American Studies

The American Studies major is designed to teach students how to engage in the critical and inter-disciplinary study of race, gender, class, sexuality, Indigeneity, political economy, imperialism and social movements in contemporary, historical, hemispheric and transnational contexts. After an introductory course entitled “What Is American Studies?” students take an intensive junior colloquium focusing on theories and methods of American Studies. Their individually-chosen five-course concentration covers two historical periods and culminates in a two-course senior capstone project. The American Studies major aims to teach students to recognize, question and analyze, within an international context, the formation, implementation and contestation of power in both the nation-state and in other institutions of collective life.

Barnard students graduating with a degree in American Studies aspire to do the following:

  1. Critically analyze power at different scales, from the local to the global.
  2. Identify the plurality of forces that shape and contest American social formations.
  3. Demonstrate an understanding of the various theories and methods that shape core conversations in the field. These include oral history; ethnography; cultural analysis; archival research;  political economy; and close textual, visual, oral and aural analysis.
  4. Produce an original piece of scholarship, construct a sustained argument that draws on primary sources and is accountable to communities of scholars in American Studies.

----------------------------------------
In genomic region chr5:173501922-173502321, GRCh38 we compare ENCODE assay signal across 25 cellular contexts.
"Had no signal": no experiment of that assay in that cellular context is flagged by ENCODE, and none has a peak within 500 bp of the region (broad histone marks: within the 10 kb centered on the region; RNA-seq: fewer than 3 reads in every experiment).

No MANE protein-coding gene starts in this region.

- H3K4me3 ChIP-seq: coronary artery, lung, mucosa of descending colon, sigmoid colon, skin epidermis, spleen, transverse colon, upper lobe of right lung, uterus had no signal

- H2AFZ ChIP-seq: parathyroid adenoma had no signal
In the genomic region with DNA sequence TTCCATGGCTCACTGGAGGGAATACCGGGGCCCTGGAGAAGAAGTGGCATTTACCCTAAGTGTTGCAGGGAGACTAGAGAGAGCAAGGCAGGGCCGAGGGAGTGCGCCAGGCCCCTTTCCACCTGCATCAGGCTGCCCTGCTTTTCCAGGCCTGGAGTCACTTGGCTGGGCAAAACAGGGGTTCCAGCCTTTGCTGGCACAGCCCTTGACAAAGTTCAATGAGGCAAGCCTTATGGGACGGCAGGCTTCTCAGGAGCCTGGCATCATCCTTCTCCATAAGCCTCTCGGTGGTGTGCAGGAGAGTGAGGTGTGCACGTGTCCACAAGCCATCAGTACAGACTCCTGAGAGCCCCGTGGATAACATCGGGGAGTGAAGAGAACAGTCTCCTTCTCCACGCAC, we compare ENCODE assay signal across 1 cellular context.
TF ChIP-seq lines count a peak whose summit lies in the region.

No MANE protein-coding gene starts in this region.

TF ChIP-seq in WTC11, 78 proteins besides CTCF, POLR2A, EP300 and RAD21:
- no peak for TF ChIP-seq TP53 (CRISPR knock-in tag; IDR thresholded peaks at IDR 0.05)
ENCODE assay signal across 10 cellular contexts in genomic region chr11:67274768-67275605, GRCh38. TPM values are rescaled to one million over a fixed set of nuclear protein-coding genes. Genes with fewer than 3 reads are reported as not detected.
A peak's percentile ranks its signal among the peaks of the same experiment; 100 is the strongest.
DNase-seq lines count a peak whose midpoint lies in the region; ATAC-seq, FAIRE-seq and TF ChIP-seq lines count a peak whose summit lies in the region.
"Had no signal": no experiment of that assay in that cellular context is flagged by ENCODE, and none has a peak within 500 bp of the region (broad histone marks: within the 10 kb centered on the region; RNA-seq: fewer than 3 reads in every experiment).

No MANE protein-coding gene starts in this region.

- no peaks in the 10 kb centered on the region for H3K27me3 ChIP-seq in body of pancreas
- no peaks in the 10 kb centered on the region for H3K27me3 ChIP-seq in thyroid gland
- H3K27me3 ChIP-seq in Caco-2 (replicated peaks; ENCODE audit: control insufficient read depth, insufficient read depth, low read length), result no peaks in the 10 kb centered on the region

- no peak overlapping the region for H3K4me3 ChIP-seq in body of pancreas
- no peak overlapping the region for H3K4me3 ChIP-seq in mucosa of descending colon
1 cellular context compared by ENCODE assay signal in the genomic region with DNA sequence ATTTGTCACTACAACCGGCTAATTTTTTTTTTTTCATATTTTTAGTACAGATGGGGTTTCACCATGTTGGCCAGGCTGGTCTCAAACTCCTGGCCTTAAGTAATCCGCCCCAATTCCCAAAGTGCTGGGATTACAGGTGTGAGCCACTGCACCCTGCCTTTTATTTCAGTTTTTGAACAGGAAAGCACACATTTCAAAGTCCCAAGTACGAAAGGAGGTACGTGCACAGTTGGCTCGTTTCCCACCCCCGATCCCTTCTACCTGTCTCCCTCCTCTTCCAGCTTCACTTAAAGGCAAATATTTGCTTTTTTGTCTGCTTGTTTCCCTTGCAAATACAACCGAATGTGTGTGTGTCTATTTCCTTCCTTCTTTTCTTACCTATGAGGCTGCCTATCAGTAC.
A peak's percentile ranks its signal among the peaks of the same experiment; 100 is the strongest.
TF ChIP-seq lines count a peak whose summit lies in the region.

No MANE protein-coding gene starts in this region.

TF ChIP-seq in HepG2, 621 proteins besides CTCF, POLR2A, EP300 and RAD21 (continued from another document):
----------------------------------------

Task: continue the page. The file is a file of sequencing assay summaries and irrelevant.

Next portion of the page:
5. Develop an ability to apply conceptual frameworks about cultural and historical analysis to their lived experience and practice.

As an American Studies major, students will have the opportunity to take courses not only in American Studies, but also in history, religion, visual culture, literature and other related disciplinary and interdisciplinary fields. In addition to the introductory course "What Is American Studies?" and the Junior Colloquium, the student will work with an American Studies adviser to devise a five-course concentration organized around a topic (for example: immigration, migration and ethnicity) and covering at least two historical periods. The student may also choose to pursue the Interdisciplinary Concentration in Race and Ethnicity (ICORE/MORE), a concentration that offers an intersectional and international framework for thinking through issues of ethnicity and race in relation to other forms of social difference in both local and global contexts. Whether the student chooses ICORE/MORE or a self-designed cluster of courses, the resulting concentration will serve as the intellectual foundation for the student’s senior capstone project.